Looking at the specifications for a solar panel, you’re going to see two distinct ratings: STC and PTC, both of which refer to DC (direct current) Watts of the solar panel.
Standard Test Conditions, or STC ratings, are the solar panel’s name plate value. This means that if it’s a Sharp ND-250QCS, 250 Watt solar panel, the STC rating is 250 Watts. STC ratings reflect the solar panel’s production in ideal conditions, which is actually a flash of light shot at the solar panel in a lab environment.
When you’re looking to get an idea of PV output, PTC ratings are a more realistic number to look at.
PTC ratings, or PVUSA (Photovoltaics for Utility Systems Applications) Test Conditions, show the results from a test that more closely mimics real-world conditions. PTC ratings are based on 1,000 Watts per square meter of solar irradiance at 10 meters above ground level, at 20 degrees Celsius, and with a wind speed of 1 meter per second. As seen in the image above, the Sharp ND-250QCS, 250W solar panel has a PTC rating of 223.6 Watts. If you were using these solar panels for your photovoltaic system, using the PTC rating of 223.6W to estimate output would provide a more accurate, “real-world” number than the STC rating of 250W. Keep in mind that there are still other factors that will effect PV output. There will usually be some energy loss via wires, inverters, etc. There’s also normal degradation of solar panels over time and environmental factors such as soiling (dirt), heat, and shading.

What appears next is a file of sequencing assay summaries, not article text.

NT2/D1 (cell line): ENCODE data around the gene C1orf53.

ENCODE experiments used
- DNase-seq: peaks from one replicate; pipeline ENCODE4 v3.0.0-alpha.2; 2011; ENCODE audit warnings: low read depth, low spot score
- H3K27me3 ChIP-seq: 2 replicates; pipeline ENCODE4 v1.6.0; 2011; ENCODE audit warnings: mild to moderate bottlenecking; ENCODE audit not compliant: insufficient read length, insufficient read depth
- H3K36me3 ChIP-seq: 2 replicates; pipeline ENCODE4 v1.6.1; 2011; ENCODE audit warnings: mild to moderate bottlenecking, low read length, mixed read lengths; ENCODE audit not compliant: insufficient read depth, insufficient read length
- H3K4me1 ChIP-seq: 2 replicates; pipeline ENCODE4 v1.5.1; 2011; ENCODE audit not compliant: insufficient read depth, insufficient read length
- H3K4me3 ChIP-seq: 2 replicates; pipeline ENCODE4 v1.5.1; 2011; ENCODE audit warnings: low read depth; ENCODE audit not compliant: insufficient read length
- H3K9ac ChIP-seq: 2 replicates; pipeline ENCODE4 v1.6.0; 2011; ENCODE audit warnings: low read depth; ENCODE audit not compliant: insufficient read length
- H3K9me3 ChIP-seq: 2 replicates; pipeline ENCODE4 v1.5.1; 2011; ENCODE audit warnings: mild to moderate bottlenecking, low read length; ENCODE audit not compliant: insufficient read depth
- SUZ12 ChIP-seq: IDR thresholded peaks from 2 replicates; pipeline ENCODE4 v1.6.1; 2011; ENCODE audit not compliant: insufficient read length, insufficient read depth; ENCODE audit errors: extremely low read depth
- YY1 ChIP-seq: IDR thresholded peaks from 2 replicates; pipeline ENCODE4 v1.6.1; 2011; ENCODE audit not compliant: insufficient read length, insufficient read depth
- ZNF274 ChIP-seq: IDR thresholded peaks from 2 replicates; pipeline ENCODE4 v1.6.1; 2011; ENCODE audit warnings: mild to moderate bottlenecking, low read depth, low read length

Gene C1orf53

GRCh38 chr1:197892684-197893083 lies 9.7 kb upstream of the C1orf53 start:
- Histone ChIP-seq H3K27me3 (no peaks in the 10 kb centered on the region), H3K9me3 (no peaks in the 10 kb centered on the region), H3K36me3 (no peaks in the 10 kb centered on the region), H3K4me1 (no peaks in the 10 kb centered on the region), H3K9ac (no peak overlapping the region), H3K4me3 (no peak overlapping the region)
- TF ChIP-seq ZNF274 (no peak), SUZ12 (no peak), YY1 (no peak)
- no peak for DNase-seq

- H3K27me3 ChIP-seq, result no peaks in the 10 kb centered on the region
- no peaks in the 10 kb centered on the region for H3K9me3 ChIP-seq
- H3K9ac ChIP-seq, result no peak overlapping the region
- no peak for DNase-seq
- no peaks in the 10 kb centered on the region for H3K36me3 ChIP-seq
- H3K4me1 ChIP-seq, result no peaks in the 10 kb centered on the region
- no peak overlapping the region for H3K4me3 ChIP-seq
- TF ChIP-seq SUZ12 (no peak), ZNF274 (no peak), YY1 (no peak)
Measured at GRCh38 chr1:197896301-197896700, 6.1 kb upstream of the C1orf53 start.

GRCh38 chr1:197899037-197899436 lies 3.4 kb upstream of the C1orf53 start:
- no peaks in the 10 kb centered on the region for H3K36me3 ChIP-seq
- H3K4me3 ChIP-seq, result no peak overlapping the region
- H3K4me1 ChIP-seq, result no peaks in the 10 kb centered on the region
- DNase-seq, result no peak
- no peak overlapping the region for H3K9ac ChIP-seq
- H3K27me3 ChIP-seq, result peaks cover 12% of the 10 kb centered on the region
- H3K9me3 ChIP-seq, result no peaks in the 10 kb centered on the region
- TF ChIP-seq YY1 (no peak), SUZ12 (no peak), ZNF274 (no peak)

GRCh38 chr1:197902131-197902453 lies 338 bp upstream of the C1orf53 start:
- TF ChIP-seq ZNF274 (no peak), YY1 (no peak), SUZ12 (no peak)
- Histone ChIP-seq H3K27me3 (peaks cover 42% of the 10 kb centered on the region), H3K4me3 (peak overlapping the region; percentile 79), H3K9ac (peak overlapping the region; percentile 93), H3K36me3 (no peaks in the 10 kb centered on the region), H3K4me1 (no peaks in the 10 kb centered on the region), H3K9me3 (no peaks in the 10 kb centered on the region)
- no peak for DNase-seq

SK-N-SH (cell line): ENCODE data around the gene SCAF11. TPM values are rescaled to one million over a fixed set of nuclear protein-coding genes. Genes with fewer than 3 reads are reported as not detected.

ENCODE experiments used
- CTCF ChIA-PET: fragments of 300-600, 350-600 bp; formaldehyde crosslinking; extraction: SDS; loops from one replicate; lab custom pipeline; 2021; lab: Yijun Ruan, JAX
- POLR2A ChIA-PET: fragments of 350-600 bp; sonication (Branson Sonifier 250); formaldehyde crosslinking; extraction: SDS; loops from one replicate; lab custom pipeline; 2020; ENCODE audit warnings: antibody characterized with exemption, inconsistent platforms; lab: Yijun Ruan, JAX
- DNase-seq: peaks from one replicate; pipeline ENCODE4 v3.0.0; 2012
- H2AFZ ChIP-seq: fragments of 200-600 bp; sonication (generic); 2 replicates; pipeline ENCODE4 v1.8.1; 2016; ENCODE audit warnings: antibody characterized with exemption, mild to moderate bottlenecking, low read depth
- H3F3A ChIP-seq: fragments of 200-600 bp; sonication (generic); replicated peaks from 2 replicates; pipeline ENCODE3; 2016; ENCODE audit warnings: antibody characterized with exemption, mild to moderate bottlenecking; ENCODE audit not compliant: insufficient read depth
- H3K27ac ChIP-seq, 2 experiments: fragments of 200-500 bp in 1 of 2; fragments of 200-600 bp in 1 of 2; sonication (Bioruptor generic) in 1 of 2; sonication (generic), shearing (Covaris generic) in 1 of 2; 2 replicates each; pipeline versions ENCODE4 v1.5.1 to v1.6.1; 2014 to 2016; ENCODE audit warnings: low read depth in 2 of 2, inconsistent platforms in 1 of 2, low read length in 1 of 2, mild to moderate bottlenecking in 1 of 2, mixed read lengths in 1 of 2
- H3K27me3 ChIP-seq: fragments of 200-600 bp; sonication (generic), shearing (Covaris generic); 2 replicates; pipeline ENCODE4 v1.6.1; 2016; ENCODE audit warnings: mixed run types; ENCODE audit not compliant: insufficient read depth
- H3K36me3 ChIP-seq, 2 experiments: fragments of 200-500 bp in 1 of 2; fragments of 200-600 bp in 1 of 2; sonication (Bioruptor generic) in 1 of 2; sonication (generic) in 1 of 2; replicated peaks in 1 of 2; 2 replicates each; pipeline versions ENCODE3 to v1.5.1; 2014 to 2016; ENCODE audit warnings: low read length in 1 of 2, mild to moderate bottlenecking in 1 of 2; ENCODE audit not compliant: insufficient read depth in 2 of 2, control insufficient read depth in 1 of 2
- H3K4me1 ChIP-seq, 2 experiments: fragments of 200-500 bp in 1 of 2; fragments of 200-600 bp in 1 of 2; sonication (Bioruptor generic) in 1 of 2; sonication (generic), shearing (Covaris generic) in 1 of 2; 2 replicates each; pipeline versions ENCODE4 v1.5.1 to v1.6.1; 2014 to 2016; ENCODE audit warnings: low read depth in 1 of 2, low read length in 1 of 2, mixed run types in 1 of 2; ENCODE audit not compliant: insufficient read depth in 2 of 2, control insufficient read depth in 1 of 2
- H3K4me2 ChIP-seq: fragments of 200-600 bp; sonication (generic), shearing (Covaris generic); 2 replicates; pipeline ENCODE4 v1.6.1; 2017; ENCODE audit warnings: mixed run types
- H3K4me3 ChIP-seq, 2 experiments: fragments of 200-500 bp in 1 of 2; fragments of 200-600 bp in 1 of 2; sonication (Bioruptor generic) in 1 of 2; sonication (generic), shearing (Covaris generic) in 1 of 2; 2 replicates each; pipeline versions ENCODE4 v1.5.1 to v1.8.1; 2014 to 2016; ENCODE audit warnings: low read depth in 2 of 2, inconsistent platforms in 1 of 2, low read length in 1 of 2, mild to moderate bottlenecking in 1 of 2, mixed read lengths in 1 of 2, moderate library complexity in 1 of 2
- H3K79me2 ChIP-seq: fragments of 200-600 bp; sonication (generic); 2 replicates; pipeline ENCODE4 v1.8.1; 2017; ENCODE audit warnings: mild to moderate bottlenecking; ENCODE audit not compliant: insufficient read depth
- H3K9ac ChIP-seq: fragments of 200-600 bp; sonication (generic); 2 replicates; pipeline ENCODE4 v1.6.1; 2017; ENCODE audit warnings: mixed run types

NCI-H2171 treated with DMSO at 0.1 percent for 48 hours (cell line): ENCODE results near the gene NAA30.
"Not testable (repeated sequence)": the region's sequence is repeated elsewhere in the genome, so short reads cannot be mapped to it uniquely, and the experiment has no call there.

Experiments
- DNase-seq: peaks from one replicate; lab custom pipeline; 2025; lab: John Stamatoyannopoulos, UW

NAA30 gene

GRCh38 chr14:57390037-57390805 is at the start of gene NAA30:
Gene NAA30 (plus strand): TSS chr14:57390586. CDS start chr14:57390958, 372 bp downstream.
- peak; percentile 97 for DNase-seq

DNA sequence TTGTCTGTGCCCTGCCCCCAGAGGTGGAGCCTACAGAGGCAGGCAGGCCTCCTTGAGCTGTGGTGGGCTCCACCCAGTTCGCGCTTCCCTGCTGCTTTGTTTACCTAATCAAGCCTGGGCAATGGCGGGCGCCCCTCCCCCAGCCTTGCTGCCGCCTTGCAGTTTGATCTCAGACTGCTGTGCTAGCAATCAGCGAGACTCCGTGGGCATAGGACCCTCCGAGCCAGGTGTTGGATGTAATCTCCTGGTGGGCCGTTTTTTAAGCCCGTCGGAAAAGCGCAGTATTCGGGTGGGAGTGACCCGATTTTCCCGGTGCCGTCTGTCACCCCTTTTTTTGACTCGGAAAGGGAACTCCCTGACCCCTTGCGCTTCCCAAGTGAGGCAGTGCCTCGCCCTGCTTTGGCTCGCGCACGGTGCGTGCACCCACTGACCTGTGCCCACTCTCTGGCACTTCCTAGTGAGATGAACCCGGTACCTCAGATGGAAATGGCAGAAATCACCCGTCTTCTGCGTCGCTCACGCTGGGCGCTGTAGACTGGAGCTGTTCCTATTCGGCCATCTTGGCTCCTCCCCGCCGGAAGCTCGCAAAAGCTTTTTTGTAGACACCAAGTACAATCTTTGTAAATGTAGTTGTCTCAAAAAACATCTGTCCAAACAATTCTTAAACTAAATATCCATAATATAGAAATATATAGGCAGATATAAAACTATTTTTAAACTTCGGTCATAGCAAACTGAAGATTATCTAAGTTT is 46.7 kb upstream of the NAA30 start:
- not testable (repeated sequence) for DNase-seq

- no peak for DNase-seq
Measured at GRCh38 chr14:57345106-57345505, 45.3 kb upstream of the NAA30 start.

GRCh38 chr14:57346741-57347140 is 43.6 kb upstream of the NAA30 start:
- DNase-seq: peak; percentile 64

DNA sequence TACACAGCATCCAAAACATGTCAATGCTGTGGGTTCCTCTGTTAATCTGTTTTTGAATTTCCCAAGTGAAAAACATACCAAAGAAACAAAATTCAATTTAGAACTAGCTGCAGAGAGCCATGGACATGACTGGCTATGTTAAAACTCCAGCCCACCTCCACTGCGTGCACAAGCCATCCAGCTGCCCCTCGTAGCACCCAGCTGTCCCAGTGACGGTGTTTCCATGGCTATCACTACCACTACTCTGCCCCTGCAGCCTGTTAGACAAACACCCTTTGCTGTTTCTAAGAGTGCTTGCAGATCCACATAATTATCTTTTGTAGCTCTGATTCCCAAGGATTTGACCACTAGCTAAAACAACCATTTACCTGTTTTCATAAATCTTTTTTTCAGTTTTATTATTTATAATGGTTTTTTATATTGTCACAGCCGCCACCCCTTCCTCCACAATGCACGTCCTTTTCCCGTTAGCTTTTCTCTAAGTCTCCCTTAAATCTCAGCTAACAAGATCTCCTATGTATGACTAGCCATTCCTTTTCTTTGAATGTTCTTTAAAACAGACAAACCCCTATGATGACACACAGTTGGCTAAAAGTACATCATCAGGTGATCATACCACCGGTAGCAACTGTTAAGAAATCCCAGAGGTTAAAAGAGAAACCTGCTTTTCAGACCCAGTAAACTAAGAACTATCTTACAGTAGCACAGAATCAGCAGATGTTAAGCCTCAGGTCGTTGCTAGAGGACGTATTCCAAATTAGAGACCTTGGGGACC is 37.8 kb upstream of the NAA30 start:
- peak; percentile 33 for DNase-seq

I believe clean, renewable energy is key to the evolution of society as a whole. Solar powers our planet, why not harness it to power humanity? Let's power our homes, our work, and our vehicles with solar energy. It begins with raising awareness and encouraging those around us to go green.